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Burglaries and Suspicious Activity Reported on Caroline and Fay Streets Tuesday

Crimes were committed during daylight hours.

A resident of the 200 block of North Caroline Street told police that when she arrived home at 2:46 p.m. Dec. 6, her front door had been kicked in. She said she didn't immediately notice anything missing, but her husband would look through the house when he got home.

In what police believe may be a related incident, a neighbor on Caroline told police at about 1:30 p.m. the same day, three people pulled up to his front door in a blue Toyota and began banging and pulling on the screen door. The man answered the door, and he was met by a suspect who "appeared stunned and agitated." The suspect asked if he knew where a certain intersection was in town. When the homeowner said no, the subject got into the vehicle and took off.

At about 3:15 p.m. Dec. 6, police received a call for a burglary on the 600 block of West Fay Street. A babysitter reported to police that she picked up the homeowners' children at school, and when she arrived at their home, the front door was open. Officers discovered pry marks on the front door. Several rooms in the house were disturbed and items were thrown about. The crime occurred between 8 a.m. and 3:10 p.m., according to the police report.

A short time later, the homeowner arrived and noticed several missing items: a Sony Handicam worth $1,000, a Sony Playstation 3 worth $300, an Apple MacBook and a Dell computer.

According to the police report, witnesses saw a gray Ford box-type van and a smaller-sized silver SUV with a black roof pull into the driveway. Neither vehicle had ever been seen at the home before.

These incidents follow a string of .

Stewart Levine December 08, 2011 at 01:03 PM
I personally would prefer to see some vigilante justice, anything else they would be getting off too easy. maybe someone could lay a trap with motion detectors or night vision cameras, and if you catch them say there are 3 of them and you take atleast one of them out in front of the others with a shot gun and some dragon's breath shotgun shells, bolo shells, or flechette shells it would be a good laugh when it makes it on the 5'o clock news so that way we can watch barney fief n'crew show up scratch'n their heads and hear them give us a press conference and explain that citizens around here dont f around... people would figure it out real quick. we might even win an illinois governor's hometown award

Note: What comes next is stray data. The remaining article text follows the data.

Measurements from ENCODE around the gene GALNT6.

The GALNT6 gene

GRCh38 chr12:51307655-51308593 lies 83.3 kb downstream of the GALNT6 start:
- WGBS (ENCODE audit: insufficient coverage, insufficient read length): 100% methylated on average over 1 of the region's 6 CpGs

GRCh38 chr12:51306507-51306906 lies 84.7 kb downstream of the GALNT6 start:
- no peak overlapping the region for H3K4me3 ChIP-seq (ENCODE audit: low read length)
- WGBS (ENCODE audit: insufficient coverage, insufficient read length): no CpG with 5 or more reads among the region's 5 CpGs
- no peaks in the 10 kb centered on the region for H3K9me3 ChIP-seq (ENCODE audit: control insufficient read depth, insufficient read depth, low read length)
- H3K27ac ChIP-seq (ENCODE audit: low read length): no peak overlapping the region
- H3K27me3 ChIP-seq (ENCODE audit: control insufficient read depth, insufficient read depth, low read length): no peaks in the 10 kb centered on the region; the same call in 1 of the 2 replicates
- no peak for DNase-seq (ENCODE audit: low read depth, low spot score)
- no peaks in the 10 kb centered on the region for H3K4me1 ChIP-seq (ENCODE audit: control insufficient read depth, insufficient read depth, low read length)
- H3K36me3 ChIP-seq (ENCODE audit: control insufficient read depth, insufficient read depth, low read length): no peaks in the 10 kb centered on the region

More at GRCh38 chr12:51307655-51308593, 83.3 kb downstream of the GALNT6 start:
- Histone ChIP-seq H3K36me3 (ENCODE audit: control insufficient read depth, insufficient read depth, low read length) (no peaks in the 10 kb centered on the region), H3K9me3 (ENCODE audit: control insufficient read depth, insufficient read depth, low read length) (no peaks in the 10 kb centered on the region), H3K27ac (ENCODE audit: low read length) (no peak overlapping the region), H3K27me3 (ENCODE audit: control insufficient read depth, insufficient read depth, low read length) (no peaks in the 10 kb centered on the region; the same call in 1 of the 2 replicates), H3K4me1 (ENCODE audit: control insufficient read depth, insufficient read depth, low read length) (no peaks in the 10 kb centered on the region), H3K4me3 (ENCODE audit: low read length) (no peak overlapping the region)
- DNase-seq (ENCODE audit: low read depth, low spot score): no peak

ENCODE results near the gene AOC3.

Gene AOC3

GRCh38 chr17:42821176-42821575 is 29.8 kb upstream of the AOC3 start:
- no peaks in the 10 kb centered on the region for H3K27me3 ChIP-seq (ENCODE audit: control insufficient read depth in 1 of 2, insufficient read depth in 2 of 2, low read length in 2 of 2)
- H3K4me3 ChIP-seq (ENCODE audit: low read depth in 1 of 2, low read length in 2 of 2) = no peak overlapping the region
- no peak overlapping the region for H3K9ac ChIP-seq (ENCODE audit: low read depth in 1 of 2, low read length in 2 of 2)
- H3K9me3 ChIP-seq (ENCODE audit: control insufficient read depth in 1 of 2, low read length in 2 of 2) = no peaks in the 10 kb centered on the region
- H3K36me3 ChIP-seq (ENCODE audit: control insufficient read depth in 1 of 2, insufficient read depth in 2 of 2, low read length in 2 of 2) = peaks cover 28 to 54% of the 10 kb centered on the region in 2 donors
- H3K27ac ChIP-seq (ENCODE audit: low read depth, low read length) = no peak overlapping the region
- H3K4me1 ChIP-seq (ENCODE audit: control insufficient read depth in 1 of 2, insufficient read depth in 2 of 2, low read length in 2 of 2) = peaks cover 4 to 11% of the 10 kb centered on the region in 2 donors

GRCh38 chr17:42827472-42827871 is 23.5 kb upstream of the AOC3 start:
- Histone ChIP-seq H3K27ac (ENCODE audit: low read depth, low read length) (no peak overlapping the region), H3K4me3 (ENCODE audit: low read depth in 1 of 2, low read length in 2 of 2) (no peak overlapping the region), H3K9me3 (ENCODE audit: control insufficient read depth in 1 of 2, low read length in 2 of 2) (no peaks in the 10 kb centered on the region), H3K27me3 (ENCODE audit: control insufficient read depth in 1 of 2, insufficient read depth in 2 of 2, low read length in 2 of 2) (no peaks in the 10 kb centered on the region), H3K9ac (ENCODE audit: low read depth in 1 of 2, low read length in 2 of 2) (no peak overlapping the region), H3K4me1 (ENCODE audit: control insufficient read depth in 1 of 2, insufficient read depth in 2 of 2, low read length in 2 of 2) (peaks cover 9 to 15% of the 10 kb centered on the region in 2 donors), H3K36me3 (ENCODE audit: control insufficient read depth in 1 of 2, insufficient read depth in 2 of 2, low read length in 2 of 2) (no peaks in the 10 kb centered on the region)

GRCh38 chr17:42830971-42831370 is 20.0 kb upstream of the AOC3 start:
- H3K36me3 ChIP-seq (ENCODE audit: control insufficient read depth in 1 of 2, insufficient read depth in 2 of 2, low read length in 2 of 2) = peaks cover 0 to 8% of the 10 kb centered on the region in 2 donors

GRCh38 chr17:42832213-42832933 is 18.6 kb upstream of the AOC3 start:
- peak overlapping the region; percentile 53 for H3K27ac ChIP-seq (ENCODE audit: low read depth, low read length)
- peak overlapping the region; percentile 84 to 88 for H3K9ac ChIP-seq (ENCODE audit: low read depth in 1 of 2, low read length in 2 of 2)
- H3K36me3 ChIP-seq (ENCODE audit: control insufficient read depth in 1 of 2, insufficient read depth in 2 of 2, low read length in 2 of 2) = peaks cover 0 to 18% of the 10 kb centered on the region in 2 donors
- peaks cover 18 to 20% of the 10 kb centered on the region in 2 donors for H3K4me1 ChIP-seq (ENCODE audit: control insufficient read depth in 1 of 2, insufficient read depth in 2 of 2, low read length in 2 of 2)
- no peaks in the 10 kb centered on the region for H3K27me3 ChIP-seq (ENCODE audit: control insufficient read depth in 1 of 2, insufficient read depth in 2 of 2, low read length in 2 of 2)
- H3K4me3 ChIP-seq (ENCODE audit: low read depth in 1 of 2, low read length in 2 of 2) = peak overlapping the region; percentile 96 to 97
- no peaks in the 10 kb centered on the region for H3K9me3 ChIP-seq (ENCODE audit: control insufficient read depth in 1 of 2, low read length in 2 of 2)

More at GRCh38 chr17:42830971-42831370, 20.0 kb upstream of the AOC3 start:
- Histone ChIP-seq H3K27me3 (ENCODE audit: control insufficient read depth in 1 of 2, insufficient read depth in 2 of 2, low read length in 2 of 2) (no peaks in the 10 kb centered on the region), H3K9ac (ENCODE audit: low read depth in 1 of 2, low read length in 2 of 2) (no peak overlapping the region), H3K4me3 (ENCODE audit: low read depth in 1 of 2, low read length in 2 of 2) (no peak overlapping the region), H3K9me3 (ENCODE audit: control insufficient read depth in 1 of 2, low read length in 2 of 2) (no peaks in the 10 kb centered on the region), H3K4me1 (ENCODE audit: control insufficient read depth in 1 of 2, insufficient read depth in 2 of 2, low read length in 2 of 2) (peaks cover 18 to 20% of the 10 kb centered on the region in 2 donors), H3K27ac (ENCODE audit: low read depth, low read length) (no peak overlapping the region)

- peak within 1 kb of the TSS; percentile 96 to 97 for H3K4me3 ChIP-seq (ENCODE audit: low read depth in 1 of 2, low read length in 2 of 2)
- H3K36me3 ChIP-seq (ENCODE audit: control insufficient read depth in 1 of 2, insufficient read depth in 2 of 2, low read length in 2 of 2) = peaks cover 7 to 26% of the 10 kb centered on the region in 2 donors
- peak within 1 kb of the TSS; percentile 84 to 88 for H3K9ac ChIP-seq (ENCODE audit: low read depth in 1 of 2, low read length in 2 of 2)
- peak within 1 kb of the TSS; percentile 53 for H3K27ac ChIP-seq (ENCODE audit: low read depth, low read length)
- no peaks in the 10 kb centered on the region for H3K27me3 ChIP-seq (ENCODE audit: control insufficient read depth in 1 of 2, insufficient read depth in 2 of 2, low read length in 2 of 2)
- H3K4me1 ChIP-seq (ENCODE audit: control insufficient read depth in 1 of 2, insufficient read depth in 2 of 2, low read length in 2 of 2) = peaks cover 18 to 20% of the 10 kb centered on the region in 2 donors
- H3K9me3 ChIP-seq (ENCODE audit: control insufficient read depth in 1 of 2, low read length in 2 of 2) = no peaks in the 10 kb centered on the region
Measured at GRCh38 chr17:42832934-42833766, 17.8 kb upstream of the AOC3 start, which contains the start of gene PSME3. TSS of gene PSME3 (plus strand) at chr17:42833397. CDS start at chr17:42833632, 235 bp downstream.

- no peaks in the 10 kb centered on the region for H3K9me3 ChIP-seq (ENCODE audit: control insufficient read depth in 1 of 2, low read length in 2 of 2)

Dave Noble December 08, 2011 at 01:40 PM
Wow, this is getting scary. Why isn't there a description provided of the person who took off in the blue Toyota? What's going on with the Neighborhood Watch group organized by Jim Court?
Jim Court December 08, 2011 at 01:47 PM
Dave, We have just started but will be moving forward aggressively in the near future.
Steven Weissmann December 08, 2011 at 02:49 PM
Jim, You might want to make it a oint of emphasis for people in the watch group to write down the license plate numbers of suspicious vehicles. That is an easy way to expedite the investigation of such crimes. Also, your group should write down descriptions of any suspicious individuals IMMEDIATELY and call the police at once to advise them of the suspicious activity. Writing down the description of both the vehicle and people acting suspiciously, will help to avoid the problem of the witness forgetting facts that may be useful.The citizen that answered his door did a lot wrong. He should have walked out the door and looked at the MODEL of the vehicle, along with the plate number. having nothing but the color and make of the vehicle is not a lot to go on. he might have gotten a description of the guys in the car that way too. I guess the Elmhurst PD is too busy writing tickets to patrol the neighborhoods and protect it's citizens from real crime....too bad.
Jim Court December 08, 2011 at 03:27 PM
Steven, Many people have commented on what they believe is excessive ticket writing designed to increase revenues and overtime for the Police. What do you base this belief on? Perhaps others would comment on this. This seems to be a nationwide phenomena, perhaps the result of declining tax revenues. If this is true it is just another form of fee and tax escalation based on the pretext of public safety. What do other readers think about this?
Holly December 08, 2011 at 03:44 PM
And we could use the help of people leaving pointers here....
jolana December 08, 2011 at 03:48 PM
Dear Jim, First of all, I sincerely appreciate your efforts in coordinating a Neighborhood Watch Effort. Unfortunately I was not able to attend the meeting Sunday and I am wondering if perhaps there is a website, or printed material available that I might distribute to my neighbors. With people as busy as they are, especially at this time of year, I see my neighbors very infrequently. I would love to be able to ring their doorbells and pass along a link or any other helpful info. Thank you again and may you and your family enjoy a Peaceful Holiday Season.
Cronan December 08, 2011 at 03:58 PM